Finally in the interior I removed all the cupboard doors and drawer fronts and re-varnished them, they look like brand spanking new now.

Exterior

That’s just about it for the interior, now for the exterior, the transfers had gone a bit tatty and were letting the van down on appearance so I decided to remove them, I started on one of the hottest days of the year, hairdryer and fingernails ready I started, 14 hours later I’d got them off, not an easy job but well worth it the motorhome started to shed it’s years (in appearance). The front bumper and grille/headlight surrounds looked a bit shabby so removed them and resprayed them to match the bodywork( I‘ve got my own spray gun and compressor). Paintwork I thought could do with a polish, now I’m a bit of a ’tool junkie’ so I brought a polishing machine from Machine Mart, the sort as used in professional body shops and set to with the job 4 hours later all the body work done, a coat of Mer and boy was it shining, incidentally  a body shop quoted me £150 to do it the machine cost about £70 and I’ve got it for future use, still toying with the idea of replacing the graphics as I’ve a friend with a sign writing business who owes me a favour and would make and fit for free, and you can’t get much cheaper than that. (My mother was a Yorkshire woman and it shows up in me from time to time.)

Vehicle Electrics

I had a few problems with intermittent faults on the vehicle electrics, all of a sudden the vehicle refused to start, and the indicators stopped working, finally traced it to the absolutely rubbish connectors used to provide the earths to various components, in this case the electronic ignition module and indicator system, just age and corrosion really, there’s one on each side of the inner wings, these were removed and replaced with more substantially units from the local auto electrical factors, they have proper plated screw fittings these were installed and coated with silicon grease (from Maplins) and new terminals fitted to all the earth cables (and silicon greased) all fitted and tightened up and all the intermittent faults disappeared and the vehicle now started first time, even if you haven’t got these problems I advise you to change to these terminal blocks and use the silicon grease it’s brilliant at stopping electrical corrosion, most vehicle electrical problems are caused by poor earths so it’s well worth doing. New horns were fitted, as well as ‘Audi’ style daytime running lights at the front, had them hanging round the garage brought for the Wing but couldn’t find any where suitable to put them on it.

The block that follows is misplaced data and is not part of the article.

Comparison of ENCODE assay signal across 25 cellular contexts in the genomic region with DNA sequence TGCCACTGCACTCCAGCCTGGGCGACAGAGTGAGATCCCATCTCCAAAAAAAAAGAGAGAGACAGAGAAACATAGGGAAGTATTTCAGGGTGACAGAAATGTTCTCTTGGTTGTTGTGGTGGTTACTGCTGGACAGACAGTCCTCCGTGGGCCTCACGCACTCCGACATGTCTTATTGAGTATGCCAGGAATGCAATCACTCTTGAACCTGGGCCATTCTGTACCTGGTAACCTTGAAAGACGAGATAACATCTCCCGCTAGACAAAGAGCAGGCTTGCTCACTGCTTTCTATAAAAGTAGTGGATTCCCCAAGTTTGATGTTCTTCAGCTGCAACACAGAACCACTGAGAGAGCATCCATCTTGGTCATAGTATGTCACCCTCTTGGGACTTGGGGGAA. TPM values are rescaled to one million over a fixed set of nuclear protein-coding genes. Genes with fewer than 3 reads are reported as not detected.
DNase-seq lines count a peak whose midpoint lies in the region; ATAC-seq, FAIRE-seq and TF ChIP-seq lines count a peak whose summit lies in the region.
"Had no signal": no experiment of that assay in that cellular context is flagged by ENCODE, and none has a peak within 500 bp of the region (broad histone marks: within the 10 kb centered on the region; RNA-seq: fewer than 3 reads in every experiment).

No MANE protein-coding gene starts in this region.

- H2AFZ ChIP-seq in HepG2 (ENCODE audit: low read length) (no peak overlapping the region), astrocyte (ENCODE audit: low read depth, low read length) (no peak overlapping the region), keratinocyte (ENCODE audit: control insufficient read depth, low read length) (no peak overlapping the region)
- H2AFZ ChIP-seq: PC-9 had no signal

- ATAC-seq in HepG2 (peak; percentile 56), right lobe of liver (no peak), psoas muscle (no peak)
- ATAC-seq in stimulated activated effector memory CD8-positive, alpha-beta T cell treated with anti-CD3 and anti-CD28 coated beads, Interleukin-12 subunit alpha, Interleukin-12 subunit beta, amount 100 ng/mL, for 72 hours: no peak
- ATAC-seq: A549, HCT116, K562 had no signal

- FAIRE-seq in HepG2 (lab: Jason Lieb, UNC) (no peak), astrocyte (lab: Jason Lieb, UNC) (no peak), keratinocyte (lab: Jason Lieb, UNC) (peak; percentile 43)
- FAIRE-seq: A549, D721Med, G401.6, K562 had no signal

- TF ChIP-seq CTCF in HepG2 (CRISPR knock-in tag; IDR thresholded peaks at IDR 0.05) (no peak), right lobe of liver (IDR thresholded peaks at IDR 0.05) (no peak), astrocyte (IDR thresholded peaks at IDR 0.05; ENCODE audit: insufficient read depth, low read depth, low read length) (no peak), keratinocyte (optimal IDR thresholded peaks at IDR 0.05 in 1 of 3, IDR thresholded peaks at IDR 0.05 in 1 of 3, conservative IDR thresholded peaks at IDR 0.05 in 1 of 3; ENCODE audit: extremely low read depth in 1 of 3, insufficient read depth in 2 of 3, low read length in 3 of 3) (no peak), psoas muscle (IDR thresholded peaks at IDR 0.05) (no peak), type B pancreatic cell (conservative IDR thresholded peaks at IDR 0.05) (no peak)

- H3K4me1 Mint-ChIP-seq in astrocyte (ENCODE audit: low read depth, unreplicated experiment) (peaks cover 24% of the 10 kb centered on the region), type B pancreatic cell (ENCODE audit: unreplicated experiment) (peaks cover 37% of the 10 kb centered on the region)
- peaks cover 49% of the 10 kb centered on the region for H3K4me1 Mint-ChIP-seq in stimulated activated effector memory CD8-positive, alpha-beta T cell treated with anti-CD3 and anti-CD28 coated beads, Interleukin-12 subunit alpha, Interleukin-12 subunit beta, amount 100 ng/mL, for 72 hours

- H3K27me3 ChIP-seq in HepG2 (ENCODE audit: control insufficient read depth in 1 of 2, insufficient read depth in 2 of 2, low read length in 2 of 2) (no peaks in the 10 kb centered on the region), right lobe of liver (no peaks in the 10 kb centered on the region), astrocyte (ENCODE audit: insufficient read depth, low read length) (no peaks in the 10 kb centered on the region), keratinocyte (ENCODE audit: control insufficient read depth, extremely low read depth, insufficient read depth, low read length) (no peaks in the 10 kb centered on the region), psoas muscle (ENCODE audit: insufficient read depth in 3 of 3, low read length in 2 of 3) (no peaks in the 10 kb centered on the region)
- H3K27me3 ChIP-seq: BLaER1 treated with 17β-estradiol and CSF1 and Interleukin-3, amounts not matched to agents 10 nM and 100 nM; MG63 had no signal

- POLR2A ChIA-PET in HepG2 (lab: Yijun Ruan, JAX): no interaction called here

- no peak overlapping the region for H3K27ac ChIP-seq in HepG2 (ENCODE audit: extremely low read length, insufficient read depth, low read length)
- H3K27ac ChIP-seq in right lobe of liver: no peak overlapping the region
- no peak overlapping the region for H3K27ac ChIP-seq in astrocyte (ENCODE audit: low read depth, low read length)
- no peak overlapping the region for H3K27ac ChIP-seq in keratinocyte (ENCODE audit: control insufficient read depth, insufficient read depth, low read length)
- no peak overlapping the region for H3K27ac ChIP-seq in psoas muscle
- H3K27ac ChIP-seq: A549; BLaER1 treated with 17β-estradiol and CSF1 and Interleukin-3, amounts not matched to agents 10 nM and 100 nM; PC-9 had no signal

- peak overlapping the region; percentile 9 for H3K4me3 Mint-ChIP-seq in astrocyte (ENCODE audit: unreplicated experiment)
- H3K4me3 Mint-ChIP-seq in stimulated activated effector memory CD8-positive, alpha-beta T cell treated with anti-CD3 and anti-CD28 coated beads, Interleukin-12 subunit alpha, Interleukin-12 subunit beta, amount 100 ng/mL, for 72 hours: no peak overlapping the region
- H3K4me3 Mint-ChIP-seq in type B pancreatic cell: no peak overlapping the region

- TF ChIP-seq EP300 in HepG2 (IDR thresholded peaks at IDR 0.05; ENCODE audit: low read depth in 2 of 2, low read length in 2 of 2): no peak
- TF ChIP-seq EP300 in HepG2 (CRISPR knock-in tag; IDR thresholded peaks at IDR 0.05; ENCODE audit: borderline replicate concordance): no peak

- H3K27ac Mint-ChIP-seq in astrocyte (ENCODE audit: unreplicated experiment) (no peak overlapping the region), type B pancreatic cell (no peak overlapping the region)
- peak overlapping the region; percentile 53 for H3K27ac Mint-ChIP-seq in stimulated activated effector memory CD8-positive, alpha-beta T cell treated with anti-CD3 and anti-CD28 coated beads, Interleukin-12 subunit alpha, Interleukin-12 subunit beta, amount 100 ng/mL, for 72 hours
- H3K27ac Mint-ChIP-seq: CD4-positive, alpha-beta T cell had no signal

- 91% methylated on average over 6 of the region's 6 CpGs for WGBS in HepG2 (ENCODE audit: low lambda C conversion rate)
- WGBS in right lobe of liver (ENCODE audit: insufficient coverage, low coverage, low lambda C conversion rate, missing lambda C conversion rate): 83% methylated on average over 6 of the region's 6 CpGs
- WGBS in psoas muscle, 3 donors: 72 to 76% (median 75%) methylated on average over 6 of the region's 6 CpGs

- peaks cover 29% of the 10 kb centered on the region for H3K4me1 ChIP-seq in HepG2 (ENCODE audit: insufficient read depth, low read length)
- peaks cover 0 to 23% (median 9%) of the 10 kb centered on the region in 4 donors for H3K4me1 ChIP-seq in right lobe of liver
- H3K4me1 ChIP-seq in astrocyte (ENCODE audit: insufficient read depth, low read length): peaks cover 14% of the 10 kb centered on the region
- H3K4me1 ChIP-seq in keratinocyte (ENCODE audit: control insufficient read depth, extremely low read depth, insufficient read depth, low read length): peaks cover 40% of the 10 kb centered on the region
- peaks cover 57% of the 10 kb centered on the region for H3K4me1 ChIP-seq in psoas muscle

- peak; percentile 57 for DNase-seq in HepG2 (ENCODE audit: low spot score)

Extra Space

If you want extra space you will need an awning if the motorhome hasn’t got an awning rail then you will have to fit one, really easy took about an hour, got my awning off ebay £75 technically second hand when it arrived it was still sealed in it’s original plastic bag completely unused, I also purchased a sun canopy which also fits in the awning rail (http://www.riverswayleisure.co.uk/acatalog/info_190020.html) not tried that yet but it looks to be just the job, would have liked one of the Fiamma roll out ones but they’re hundreds of pounds, this one should do the same job for £40

Towbar

If the vehicle doesn’t have a towbar fitted, then obviously you are going to have to get one if you are intending to take the Wing with you. Towbar can be very expensive, one quote I had was over £500, finally tracked one down from a company called Watling Towbars, in St Albans, very helpful people who told me that although they didn’t do one specifically’ for my motorhome they did make one which would fit with some minor mods, as I have my own welders, grinders etc. it wasn’t a problem ordered it complete with electrics, etc for about £150, and fitted it myself in about 3 hours, job done.